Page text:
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## Section6.2Lead–Sheet Symbols

Lead–sheet symbols (also known as “lead–sheet notation” and “lead–sheet chord symbols”) are often used as shorthand for chords in popular music and jazz. These symbols allow a guitarist or pianist to choose how to “voice” the chords, i.e., how they want to arrange the notes.

Lead–sheet symbols for triads communicate the root and quality of a chord.

 Lead–Sheet Symbol Chord Quality Notes in the Chord $\left.\text{F}\right.$ major $\text{F}$–$\text{A}$–$\text{C}$ $\left.\text{G}\text{m}\right.$ minor $\text{G}$–$\text{B}^♭$–$\text{D}$ $\left.\text{D}^{\circ}{}\right.$ diminished $\text{D}$–$\text{F}$–$\text{A}^♭$ $\left.\text{C}{+}\right.$ augmented $\text{C}$–$\text{E}$–$\text{G}^♯$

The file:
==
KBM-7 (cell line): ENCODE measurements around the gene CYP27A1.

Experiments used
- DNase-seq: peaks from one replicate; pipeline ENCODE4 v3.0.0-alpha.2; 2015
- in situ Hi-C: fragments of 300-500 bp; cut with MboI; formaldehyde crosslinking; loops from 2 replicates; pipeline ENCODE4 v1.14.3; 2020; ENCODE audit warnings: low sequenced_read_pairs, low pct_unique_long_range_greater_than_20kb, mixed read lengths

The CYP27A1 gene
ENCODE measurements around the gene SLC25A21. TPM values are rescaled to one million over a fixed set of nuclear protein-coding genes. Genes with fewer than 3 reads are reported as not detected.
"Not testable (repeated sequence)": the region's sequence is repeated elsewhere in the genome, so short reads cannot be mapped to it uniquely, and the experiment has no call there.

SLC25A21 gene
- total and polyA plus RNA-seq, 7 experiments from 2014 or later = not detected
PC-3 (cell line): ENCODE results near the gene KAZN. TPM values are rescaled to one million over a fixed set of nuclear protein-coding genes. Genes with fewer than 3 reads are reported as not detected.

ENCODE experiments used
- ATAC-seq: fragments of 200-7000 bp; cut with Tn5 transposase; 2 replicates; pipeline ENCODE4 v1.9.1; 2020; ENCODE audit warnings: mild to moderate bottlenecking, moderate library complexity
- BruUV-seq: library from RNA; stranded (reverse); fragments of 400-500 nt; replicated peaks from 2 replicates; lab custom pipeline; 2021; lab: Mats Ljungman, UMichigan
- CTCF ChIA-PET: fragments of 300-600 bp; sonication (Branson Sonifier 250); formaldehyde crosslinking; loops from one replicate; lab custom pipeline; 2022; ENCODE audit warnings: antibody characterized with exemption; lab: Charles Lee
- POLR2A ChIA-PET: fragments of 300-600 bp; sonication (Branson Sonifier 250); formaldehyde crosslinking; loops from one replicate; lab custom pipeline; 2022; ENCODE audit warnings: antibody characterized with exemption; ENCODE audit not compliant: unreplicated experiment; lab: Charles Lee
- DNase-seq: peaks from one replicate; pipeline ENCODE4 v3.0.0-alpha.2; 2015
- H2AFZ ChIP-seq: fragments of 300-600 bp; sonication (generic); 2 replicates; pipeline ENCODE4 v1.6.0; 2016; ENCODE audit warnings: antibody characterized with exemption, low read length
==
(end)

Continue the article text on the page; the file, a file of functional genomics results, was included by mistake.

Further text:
Here is a musical example with lead–sheet symbols and guitar tablature.

As you can see in the example above, major triads are represented by an uppercase letter ($\left.\text{A}\right.$, $\left.\text{E}\right.$, and $\left.\text{D}\right.$) while minor triads are represented with the root in uppercase followed by a lowercase “m” (e.g., $\left.\text{F}^♯{}\text{m}\right.$). Diminished triads are represented by including the diminished symbol ($\left.\text{}^{\circ}{}\right.$) after the chord root (e.g., $\left.\text{C}^{\circ}{}\right.$) while augmented triads are represented by including the augmented symbol after the root ($\left.\text{C}{+}\right.$).